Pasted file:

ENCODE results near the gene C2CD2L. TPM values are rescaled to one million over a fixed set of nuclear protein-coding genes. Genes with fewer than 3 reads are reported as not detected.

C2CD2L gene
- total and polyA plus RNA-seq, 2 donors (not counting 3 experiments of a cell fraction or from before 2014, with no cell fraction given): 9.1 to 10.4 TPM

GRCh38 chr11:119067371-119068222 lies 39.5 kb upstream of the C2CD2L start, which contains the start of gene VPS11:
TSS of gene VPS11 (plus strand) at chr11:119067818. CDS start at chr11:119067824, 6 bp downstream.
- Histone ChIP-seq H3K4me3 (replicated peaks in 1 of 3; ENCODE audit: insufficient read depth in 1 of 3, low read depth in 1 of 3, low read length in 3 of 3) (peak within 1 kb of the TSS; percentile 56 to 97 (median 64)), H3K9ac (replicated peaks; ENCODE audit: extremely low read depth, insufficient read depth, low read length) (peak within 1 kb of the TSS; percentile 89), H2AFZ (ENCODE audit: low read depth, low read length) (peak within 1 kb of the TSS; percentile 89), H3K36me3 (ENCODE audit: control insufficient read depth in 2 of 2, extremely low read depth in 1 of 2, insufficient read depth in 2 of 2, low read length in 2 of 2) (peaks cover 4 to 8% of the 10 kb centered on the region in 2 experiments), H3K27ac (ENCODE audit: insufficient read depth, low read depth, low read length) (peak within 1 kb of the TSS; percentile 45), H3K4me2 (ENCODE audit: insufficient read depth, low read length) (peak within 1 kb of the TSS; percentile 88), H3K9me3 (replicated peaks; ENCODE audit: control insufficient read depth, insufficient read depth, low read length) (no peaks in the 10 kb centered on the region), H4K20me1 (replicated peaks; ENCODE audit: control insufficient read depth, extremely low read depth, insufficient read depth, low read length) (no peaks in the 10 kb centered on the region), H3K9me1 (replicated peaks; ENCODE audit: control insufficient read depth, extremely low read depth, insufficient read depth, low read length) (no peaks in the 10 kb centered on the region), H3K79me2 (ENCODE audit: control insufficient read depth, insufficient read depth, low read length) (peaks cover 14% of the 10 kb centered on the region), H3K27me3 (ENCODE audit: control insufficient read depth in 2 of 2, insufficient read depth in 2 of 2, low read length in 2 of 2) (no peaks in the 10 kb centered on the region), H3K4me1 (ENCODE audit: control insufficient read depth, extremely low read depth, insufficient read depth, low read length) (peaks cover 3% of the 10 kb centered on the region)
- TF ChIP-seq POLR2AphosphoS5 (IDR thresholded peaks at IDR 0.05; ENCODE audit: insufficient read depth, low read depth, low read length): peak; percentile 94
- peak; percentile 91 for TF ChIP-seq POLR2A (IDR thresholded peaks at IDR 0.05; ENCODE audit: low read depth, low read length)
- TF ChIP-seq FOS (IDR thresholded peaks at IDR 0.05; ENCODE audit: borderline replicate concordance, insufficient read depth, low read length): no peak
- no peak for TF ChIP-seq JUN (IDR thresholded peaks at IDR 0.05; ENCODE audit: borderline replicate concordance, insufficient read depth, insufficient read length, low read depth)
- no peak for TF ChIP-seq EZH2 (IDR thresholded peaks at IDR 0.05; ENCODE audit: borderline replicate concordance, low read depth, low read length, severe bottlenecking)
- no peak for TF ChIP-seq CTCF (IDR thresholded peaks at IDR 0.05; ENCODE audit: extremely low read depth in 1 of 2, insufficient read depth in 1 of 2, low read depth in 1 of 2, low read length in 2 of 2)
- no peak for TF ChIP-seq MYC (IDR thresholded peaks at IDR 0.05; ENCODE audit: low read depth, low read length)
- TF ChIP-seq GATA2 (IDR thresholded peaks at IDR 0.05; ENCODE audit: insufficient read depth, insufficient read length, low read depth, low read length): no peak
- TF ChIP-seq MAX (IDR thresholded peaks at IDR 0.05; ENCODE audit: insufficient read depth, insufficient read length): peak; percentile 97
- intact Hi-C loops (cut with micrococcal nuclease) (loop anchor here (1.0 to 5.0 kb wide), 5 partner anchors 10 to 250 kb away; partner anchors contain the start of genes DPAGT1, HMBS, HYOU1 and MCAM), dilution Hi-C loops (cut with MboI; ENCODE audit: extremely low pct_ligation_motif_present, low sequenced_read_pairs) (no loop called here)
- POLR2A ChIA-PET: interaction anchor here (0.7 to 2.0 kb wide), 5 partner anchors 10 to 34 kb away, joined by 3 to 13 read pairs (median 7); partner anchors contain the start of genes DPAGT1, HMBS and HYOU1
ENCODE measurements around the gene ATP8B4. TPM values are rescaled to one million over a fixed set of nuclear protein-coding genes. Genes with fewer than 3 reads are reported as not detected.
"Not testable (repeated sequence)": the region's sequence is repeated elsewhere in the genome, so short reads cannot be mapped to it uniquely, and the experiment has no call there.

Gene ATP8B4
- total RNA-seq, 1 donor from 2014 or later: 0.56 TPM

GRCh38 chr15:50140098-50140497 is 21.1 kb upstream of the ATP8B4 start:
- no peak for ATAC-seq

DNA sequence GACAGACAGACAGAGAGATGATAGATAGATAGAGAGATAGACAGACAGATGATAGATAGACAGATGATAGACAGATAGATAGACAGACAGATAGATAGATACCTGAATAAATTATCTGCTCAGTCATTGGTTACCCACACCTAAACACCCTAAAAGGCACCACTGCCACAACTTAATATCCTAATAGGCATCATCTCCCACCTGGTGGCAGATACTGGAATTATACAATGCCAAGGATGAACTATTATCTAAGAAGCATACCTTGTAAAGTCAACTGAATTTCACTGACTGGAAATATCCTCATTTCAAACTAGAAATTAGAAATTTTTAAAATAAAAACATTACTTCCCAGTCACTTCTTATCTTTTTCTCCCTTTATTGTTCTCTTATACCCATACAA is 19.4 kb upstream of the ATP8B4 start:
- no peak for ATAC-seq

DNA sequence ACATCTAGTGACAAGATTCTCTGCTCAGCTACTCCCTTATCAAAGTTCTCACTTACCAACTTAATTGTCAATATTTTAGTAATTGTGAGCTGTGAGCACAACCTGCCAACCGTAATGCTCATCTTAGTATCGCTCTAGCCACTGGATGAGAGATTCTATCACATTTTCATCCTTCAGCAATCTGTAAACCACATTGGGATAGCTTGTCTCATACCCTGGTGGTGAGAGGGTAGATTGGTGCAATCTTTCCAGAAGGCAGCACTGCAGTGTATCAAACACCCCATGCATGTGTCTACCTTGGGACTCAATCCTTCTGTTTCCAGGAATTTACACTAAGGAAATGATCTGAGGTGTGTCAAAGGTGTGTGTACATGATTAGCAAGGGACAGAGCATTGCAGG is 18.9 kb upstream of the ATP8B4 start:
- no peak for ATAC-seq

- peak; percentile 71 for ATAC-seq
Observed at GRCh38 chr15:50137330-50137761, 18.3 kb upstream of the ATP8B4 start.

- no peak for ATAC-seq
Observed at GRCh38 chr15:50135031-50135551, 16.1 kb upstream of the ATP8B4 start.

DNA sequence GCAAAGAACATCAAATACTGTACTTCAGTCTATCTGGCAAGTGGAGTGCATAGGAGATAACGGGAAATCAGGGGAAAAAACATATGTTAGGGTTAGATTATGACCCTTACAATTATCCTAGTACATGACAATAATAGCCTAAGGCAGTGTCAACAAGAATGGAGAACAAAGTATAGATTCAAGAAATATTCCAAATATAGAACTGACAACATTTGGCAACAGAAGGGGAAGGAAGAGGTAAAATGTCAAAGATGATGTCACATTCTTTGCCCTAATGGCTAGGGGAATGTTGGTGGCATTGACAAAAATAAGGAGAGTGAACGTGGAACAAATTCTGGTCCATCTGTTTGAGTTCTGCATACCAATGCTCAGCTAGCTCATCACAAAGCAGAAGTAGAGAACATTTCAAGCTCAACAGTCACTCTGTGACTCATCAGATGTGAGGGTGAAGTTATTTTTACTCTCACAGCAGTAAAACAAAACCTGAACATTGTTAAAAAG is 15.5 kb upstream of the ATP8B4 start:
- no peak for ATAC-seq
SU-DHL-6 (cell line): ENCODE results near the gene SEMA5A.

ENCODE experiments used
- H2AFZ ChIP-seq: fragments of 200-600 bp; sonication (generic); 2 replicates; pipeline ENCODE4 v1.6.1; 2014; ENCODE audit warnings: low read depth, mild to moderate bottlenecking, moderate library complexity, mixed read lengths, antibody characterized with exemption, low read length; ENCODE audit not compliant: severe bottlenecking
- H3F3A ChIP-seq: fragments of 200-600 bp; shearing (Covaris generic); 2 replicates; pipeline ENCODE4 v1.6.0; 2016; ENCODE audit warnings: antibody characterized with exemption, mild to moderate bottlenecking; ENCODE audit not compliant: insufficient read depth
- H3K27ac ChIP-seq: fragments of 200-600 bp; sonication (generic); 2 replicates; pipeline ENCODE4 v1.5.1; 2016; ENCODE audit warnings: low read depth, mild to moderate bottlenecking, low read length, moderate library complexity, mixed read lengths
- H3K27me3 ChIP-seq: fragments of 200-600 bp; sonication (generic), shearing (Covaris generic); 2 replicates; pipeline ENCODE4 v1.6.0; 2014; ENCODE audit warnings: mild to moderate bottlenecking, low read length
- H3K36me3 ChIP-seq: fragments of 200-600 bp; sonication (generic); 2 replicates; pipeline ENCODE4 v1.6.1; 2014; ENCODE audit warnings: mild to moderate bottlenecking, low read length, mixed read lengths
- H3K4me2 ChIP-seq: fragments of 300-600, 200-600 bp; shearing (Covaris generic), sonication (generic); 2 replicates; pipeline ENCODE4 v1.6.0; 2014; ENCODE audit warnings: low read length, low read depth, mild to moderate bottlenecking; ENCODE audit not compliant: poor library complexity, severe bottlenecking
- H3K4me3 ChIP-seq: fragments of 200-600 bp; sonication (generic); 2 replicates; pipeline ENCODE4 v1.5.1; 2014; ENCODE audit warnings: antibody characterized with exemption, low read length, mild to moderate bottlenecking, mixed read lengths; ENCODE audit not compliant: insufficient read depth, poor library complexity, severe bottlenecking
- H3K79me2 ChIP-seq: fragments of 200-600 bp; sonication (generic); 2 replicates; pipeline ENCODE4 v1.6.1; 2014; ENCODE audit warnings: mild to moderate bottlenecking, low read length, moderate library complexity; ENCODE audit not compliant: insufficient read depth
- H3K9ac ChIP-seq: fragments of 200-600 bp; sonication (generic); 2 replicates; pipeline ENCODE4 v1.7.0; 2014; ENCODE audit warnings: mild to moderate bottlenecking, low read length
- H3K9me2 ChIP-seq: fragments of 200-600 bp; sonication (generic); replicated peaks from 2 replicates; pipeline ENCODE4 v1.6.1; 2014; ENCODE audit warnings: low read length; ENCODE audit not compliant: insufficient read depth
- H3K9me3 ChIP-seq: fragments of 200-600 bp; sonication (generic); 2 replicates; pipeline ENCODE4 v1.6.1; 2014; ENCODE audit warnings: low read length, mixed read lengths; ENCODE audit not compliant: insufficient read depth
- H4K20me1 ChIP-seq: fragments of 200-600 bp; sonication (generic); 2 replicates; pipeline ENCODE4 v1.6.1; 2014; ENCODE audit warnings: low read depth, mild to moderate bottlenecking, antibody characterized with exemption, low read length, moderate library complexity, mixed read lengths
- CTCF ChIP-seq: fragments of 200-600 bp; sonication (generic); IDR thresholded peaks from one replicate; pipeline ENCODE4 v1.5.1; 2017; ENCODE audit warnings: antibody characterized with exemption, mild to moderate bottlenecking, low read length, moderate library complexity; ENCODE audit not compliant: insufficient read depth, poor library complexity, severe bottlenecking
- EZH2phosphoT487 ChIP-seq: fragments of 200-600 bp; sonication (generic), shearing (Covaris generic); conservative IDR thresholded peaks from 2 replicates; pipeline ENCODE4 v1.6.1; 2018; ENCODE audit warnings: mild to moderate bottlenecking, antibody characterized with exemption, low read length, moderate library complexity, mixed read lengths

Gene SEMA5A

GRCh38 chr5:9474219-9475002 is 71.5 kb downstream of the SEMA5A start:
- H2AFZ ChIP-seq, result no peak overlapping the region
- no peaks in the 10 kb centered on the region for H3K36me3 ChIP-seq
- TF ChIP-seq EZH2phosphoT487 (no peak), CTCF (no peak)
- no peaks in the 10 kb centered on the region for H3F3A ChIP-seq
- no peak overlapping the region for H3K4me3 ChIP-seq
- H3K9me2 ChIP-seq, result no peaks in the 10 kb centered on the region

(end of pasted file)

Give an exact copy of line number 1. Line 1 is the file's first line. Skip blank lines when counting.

ENCODE results near the gene C2CD2L. TPM values are rescaled to one million over a fixed set of nuclear protein-coding genes. Genes with fewer than 3 reads are reported as not detected.